Here's how to create an organizational culture that encourages employees to voice their concerns.
All organizations understand the value of feedback. But only some encourage opinions both positive and negative and lend an ear to self-styled “devil’s advocates.” Employees who make concerns known help organizations thrive by identifying issues and providing opportunities to adapt, innovate, and avoid costly mistakes.
This is especially true for ethical behaviors. Employees who speak up when they observe misconduct help organizations reduce risk. The sooner they speak up, the sooner the organization can take action to prevent potential issues from developing into major scandals and damaging headlines.
Most employees do not speak up when they observe unethical behavior. Top-down hierarchies tend to create a culture that encourages them to remain silent. Those at the bottom of the hierarchy cite two main reasons for not speaking up:
Employees are afraid of facing retaliation and hostility if they speak up. They worry about upsetting their managers or leaving a coworker feeling betrayed. Most feel that their career opportunities will deeply suffer if they voice their concerns.
Many employees believe it is useless to speak up. They have too little influence, and those with power do not want to hear about the problem; why take the risk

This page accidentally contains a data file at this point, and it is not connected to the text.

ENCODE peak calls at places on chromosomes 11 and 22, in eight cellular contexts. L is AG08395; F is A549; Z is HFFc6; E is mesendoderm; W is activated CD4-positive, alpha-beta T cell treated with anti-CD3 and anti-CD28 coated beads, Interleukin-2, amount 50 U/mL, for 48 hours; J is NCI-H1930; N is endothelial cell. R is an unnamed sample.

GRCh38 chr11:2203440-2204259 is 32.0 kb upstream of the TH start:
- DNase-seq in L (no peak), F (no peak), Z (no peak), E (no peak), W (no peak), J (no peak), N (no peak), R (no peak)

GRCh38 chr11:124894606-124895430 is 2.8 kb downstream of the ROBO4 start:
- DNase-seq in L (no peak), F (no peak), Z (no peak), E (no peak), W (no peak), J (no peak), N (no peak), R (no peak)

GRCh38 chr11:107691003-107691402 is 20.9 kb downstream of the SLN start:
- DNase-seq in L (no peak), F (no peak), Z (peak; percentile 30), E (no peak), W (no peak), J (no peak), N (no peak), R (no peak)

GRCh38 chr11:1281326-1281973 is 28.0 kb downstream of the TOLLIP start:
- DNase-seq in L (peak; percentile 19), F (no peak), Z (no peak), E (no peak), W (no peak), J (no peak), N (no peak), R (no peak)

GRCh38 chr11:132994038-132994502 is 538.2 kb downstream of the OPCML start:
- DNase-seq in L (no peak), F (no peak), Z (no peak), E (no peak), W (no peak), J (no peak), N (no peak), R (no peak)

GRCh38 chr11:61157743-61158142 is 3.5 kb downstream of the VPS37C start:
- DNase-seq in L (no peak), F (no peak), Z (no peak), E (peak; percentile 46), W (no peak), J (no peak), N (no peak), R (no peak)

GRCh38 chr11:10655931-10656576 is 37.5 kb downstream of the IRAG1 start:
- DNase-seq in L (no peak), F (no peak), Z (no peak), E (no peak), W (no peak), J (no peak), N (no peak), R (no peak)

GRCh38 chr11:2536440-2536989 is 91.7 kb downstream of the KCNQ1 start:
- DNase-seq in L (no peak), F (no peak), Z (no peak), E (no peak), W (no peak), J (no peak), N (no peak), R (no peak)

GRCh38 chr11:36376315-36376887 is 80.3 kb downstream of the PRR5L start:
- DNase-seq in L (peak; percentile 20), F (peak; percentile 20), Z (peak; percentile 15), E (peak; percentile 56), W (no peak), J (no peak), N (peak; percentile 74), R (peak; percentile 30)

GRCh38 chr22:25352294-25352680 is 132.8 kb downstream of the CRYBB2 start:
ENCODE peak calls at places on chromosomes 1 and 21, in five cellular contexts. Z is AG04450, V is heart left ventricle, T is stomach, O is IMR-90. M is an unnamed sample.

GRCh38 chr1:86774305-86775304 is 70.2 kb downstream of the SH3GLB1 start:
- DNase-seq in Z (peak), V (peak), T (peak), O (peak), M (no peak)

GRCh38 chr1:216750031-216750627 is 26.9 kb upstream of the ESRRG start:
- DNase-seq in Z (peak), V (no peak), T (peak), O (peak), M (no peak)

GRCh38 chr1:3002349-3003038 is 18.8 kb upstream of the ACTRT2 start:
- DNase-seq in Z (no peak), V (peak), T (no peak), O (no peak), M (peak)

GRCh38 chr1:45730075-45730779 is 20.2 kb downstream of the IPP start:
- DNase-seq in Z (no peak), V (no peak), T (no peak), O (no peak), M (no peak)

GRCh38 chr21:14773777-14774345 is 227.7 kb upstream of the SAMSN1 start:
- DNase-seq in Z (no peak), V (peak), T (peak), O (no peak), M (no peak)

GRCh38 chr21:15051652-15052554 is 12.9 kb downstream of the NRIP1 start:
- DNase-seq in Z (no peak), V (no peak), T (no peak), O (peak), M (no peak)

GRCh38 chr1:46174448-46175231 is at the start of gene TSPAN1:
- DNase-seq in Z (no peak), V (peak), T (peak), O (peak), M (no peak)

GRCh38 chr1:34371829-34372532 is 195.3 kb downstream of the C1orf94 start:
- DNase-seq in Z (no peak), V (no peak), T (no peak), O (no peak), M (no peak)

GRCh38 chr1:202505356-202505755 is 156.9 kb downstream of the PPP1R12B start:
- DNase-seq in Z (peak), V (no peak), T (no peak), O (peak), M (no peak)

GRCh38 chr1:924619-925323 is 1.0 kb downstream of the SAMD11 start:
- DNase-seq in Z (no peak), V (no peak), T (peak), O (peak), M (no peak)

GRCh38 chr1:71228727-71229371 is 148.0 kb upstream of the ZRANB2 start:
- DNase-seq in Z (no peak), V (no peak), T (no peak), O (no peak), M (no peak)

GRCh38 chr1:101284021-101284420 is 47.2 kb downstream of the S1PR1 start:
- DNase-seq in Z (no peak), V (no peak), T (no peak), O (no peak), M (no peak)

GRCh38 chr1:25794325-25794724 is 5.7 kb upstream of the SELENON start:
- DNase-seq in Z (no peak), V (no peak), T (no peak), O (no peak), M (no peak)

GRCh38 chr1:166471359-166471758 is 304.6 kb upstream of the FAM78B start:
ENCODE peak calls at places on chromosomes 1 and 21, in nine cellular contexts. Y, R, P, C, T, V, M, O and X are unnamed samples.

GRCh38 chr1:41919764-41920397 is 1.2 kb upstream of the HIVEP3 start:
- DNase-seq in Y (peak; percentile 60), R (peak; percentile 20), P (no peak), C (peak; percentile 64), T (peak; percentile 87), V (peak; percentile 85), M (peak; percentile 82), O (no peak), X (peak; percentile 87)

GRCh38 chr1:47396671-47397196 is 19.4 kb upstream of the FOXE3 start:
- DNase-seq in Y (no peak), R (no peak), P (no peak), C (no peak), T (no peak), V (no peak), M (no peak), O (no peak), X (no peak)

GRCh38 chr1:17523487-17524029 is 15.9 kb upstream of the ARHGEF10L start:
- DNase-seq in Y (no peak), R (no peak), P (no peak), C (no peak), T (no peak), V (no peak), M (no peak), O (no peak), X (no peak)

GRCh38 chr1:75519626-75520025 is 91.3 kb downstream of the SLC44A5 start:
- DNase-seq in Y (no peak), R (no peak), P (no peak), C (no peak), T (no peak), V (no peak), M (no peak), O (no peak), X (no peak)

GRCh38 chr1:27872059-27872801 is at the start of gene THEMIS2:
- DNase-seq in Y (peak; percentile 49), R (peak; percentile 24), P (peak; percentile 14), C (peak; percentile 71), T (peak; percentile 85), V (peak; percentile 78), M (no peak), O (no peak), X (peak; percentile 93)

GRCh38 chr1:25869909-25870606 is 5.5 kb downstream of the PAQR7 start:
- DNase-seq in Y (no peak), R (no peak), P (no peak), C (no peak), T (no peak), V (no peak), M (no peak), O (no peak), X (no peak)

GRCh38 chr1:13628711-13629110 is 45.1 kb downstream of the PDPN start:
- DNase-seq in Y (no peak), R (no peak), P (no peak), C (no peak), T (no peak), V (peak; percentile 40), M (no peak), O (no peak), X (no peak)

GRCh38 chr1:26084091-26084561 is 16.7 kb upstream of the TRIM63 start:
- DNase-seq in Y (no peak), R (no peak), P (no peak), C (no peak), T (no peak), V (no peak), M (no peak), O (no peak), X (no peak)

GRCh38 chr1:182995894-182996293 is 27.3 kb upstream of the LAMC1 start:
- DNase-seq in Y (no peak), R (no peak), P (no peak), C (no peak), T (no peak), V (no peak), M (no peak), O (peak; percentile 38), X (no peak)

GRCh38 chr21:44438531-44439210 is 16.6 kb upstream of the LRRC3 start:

if it’s not worth the effort?
What To Do
Be proactive about engaging employees. Ask them to consistently voice their concerns and show you are open to receiving feedback. Formally petition teams and make airing opinions an integral part of the evaluative process of project development. Make sure to follow up about what has changed in response to their feedback.
SET AN EXAMPLE
Talk openly about ethical issues and highlight both positive and negative examples. This shows that ethical issues are a priority for your organization and that you want to hear about them when they arise.
MAKE EMPLOYEE REVIEWS ONGOING
Don’t make the formal, yearly review the only time you provide feedback for employees. Make it a part of your regular communication process and encourage employees to provide feedback to you and to their peers. An open culture is one that facilitates exchange between colleagues who are up, down, and across the organizational hierarchy.
NEVER TOLERATE RETALIATION
Any reports of retaliation by current employees or supervisors should be dealt with immediately. If the reports are proven true, the offending individuals should be quickly reprimanded. The process should be outlined to other employees to show your leadership’s commitment to anti-retaliatory efforts.
Morrison, E. W. (2014). Employee Voice and Silence. Annual Review of Organizational Psychology and Organizational Behavior 1, 173-197.